The following op-ed appeared today, Feb. 4 2017, in the Pensacola News Journal.
It has been submitted to several other newspapers throughout the state, and was inspired by an opinion piece in the Sun Sentinel by Brewster Bevis of Associated Industries of Florida, in which he gives misleading information regarding fracking.
Viewpoint: Any form of fracking is unsafe
Jim Tatum 4:15 p.m. CT Feb. 3, 2017
Recent opinion pieces in newspapers around Florida have given a very skewed and misleading overview of the fracking issue in Florida. Indeed, the oil industry has been in Florida since 1943, but fracking has only occurred once in 2013, and that resulted in a fine by the Florida DEP.
The issue now in Tallahassee is not about drilling for oil using conventional methods, it is about fracking, which involves injecting water, sand and chemicals deep into the earth to break up rock in order to extract oil and gas.
There is no lack of science, as there have been hundreds of studies done, with the results that there are many documented cases of well contamination, methane leaks both underground and into the atmosphere, and many earthquakes, caused by injecting wastewater back into the earth.
Fracking is not necessary to our economy, as we have an oil glut in the U.S. which has driven down prices and caused the fracking boom in North Dakota and Oklahoma to turn into a bust. Oil companies are also preparing for the inevitable transition to sustainable fuels and divestment from fossil fuels.
One of the many problems associated with fracking is that it takes millions of gallons of water to frack a well. Strong lobbyists garnered exemptions from the Clean Water Act so that under the guise of “trade secrets,” drillers are not required to disclose the chemicals injected through our aquifers and into the earth. It is no secret that many of these are deadly, proven carcinogens.
A serious problem sometimes overlooked is the disposal of wastewater left over after the fracking operation. Cases have been found where it has been trucked off-site, sometimes for many miles, and dumped illegally into creeks and ditches.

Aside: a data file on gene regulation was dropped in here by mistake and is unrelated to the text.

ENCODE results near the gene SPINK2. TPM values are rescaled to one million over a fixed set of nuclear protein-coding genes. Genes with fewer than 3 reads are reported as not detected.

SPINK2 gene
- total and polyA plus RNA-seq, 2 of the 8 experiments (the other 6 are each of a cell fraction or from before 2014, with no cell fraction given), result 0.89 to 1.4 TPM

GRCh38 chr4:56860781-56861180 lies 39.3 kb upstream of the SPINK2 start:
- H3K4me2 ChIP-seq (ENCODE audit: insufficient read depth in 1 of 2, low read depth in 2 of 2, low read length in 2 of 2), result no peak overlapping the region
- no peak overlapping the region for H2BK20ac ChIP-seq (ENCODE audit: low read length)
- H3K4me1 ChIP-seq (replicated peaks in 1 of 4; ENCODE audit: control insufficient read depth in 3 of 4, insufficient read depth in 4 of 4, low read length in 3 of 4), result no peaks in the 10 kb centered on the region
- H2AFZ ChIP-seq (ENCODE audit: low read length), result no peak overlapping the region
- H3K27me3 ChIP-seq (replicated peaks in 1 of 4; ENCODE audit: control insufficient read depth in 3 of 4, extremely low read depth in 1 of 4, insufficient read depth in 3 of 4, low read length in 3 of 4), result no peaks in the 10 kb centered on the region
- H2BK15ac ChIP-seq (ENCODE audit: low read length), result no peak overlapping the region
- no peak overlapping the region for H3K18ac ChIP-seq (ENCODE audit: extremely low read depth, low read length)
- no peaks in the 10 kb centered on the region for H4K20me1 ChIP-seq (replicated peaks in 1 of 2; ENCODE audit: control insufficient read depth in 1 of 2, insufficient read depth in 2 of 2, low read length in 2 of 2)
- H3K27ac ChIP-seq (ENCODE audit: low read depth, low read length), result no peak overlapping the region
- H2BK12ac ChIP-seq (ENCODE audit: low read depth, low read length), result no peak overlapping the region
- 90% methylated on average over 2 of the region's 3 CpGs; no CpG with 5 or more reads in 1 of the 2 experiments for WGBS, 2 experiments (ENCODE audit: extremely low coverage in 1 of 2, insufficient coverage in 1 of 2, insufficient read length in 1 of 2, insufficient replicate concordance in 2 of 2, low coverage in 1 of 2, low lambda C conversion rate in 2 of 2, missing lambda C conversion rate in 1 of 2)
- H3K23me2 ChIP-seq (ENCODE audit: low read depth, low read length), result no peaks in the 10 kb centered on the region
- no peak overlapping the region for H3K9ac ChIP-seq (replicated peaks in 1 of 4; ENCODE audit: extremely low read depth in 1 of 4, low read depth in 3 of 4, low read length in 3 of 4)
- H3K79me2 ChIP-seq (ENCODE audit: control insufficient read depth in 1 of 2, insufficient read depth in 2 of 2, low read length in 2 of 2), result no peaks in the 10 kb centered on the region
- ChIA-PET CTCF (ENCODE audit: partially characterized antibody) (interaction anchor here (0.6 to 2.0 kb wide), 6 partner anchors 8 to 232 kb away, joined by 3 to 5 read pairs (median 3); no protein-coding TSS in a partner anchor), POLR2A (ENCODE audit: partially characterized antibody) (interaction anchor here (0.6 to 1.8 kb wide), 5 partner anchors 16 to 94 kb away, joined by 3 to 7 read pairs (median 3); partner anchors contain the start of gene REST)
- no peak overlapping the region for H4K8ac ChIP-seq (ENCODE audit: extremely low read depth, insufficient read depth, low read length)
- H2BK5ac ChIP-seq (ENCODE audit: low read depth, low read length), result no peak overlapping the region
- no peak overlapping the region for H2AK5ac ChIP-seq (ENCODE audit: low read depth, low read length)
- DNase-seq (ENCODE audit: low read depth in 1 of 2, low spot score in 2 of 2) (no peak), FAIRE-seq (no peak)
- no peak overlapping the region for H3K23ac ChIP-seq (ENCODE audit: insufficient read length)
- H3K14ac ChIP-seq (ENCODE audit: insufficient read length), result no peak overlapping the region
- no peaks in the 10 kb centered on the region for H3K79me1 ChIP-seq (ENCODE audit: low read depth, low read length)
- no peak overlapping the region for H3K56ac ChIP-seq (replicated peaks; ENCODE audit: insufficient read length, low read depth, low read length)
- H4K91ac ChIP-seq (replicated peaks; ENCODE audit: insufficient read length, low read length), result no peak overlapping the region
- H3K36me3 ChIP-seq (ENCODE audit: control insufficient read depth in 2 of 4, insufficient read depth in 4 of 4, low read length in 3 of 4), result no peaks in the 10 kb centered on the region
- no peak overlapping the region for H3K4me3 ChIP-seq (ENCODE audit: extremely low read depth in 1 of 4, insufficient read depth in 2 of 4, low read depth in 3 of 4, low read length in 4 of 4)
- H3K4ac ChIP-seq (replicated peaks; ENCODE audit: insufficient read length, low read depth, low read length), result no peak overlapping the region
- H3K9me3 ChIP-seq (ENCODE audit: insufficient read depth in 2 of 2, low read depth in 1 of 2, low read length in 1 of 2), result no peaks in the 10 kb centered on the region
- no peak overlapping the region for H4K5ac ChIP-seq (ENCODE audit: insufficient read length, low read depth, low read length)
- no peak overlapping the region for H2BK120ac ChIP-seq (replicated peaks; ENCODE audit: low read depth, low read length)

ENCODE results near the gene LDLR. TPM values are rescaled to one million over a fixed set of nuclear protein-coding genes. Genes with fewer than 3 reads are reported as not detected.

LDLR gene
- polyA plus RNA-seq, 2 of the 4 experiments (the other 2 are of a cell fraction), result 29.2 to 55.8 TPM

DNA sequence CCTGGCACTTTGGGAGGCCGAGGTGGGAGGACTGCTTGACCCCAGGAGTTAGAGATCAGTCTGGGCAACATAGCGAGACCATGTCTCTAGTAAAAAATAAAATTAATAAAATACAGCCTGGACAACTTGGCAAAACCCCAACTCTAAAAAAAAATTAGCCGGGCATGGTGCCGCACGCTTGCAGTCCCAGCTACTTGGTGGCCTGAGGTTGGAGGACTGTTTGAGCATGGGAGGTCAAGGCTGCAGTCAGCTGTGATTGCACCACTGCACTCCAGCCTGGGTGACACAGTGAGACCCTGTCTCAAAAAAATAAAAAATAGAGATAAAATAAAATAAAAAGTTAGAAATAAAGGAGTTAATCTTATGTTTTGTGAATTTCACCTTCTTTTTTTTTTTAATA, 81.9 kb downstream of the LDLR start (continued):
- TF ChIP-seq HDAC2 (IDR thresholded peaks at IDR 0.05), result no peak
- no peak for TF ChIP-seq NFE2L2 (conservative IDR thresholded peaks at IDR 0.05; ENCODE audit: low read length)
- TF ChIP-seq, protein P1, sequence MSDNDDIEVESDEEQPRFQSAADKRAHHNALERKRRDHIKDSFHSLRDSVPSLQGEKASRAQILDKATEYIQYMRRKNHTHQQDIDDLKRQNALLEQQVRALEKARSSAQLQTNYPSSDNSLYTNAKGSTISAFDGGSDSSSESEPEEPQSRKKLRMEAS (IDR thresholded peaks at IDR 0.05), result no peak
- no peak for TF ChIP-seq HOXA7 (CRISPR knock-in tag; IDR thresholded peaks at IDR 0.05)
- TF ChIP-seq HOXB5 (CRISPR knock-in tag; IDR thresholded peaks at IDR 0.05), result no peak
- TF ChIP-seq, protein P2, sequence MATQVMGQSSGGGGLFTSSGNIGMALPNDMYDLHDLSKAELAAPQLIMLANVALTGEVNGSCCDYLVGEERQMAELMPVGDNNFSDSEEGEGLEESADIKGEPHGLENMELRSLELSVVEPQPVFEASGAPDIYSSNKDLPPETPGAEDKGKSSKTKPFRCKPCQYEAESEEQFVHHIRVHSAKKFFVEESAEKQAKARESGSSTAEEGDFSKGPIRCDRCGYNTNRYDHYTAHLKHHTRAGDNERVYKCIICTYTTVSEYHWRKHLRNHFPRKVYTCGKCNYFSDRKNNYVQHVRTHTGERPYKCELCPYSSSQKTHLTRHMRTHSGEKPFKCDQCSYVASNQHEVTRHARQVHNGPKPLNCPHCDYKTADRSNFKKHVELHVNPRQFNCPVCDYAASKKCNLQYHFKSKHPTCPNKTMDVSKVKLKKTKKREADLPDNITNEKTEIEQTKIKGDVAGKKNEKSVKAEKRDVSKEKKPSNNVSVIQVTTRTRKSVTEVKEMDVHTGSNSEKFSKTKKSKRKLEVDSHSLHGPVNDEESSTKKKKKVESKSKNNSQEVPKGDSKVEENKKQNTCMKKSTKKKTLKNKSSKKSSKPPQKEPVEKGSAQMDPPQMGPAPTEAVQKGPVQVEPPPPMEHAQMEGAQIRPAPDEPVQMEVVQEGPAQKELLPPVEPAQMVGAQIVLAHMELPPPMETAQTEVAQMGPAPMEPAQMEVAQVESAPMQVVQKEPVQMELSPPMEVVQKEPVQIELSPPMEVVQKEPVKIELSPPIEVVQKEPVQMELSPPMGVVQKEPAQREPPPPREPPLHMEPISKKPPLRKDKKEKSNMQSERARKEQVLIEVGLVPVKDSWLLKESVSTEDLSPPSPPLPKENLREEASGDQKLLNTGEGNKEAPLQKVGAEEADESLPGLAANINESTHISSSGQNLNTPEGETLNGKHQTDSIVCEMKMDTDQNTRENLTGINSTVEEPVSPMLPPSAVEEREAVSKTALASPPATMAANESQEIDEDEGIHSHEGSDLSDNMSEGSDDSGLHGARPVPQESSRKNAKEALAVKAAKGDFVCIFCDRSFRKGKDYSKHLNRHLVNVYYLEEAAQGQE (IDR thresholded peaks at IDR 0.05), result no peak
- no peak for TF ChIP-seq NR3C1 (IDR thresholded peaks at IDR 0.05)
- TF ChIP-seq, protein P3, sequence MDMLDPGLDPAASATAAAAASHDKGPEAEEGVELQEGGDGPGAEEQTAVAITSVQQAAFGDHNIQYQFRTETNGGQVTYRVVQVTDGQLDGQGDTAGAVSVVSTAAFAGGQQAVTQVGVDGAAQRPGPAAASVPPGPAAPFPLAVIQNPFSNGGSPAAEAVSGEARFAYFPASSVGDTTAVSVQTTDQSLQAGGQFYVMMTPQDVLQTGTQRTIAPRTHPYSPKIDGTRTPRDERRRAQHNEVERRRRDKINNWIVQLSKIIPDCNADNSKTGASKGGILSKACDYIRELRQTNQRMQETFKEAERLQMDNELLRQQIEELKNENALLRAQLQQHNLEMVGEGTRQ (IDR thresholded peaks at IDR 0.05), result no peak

Floridians have spoken loudly and clearly that they do not want fracking in Florida. One proof is that they defeated a pro-fracking bill last year, but even stronger proof is that there is a long list of counties, cities and municipalities in Florida which have passed ordinances and resolutions to oppose fracking. The solid number is that 77.4 per cent of the population of Florida is represented by cities and counties which oppose pro-fracking regulatory bills.
Private property rights are an issue here. The pro-fracking bills of last year eliminated home rule, and would have disallowed a local municipality to prohibit fracking in their jurisdiction. Even more egregious, if an oil company owns the mineral rights to your property, they have the right to drill right next to your home and you can do nothing to stop them.
So, in sum, fracking is new to Florida and has been tried only once. There are hundreds of studies by independent university groups which have found fracking to contaminate wells and cause methane leaks into the air and into groundwater. Many of the undisclosed chemicals are known carcinogens, and injecting the wastewater back underground often causes large-scale earthquakes. Millions of Floridians have spoken clearly by enacting local bans, and now they want a state ban.
Jim Tatum is historian for Our Santa Fe River, Inc. a non-profit from Fort White, Florida. He resides in Fort White.